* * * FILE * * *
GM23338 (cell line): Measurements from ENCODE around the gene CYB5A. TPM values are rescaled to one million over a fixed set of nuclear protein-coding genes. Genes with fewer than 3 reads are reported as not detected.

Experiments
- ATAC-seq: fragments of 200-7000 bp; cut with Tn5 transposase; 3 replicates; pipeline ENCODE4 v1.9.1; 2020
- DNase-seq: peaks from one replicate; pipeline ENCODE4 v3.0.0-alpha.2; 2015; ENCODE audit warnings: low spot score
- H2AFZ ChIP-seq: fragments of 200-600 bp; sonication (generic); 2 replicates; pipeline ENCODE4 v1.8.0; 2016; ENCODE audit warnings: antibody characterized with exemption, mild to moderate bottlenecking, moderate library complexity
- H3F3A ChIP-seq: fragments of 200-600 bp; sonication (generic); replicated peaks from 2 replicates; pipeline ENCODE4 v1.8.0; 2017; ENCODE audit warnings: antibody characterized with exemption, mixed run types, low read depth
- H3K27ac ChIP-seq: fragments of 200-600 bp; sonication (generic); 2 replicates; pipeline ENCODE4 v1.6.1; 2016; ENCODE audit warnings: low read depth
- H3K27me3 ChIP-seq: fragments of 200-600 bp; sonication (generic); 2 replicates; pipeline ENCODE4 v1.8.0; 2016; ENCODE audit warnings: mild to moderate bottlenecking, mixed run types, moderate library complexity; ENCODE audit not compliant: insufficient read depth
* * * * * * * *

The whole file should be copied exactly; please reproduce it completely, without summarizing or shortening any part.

GM23338 (cell line): Measurements from ENCODE around the gene CYB5A. TPM values are rescaled to one million over a fixed set of nuclear protein-coding genes. Genes with fewer than 3 reads are reported as not detected.

Experiments
- ATAC-seq: fragments of 200-7000 bp; cut with Tn5 transposase; 3 replicates; pipeline ENCODE4 v1.9.1; 2020
- DNase-seq: peaks from one replicate; pipeline ENCODE4 v3.0.0-alpha.2; 2015; ENCODE audit warnings: low spot score
- H2AFZ ChIP-seq: fragments of 200-600 bp; sonication (generic); 2 replicates; pipeline ENCODE4 v1.8.0; 2016; ENCODE audit warnings: antibody characterized with exemption, mild to moderate bottlenecking, moderate library complexity
- H3F3A ChIP-seq: fragments of 200-600 bp; sonication (generic); replicated peaks from 2 replicates; pipeline ENCODE4 v1.8.0; 2017; ENCODE audit warnings: antibody characterized with exemption, mixed run types, low read depth
- H3K27ac ChIP-seq: fragments of 200-600 bp; sonication (generic); 2 replicates; pipeline ENCODE4 v1.6.1; 2016; ENCODE audit warnings: low read depth
- H3K27me3 ChIP-seq: fragments of 200-600 bp; sonication (generic); 2 replicates; pipeline ENCODE4 v1.8.0; 2016; ENCODE audit warnings: mild to moderate bottlenecking, mixed run types, moderate library complexity; ENCODE audit not compliant: insufficient read depth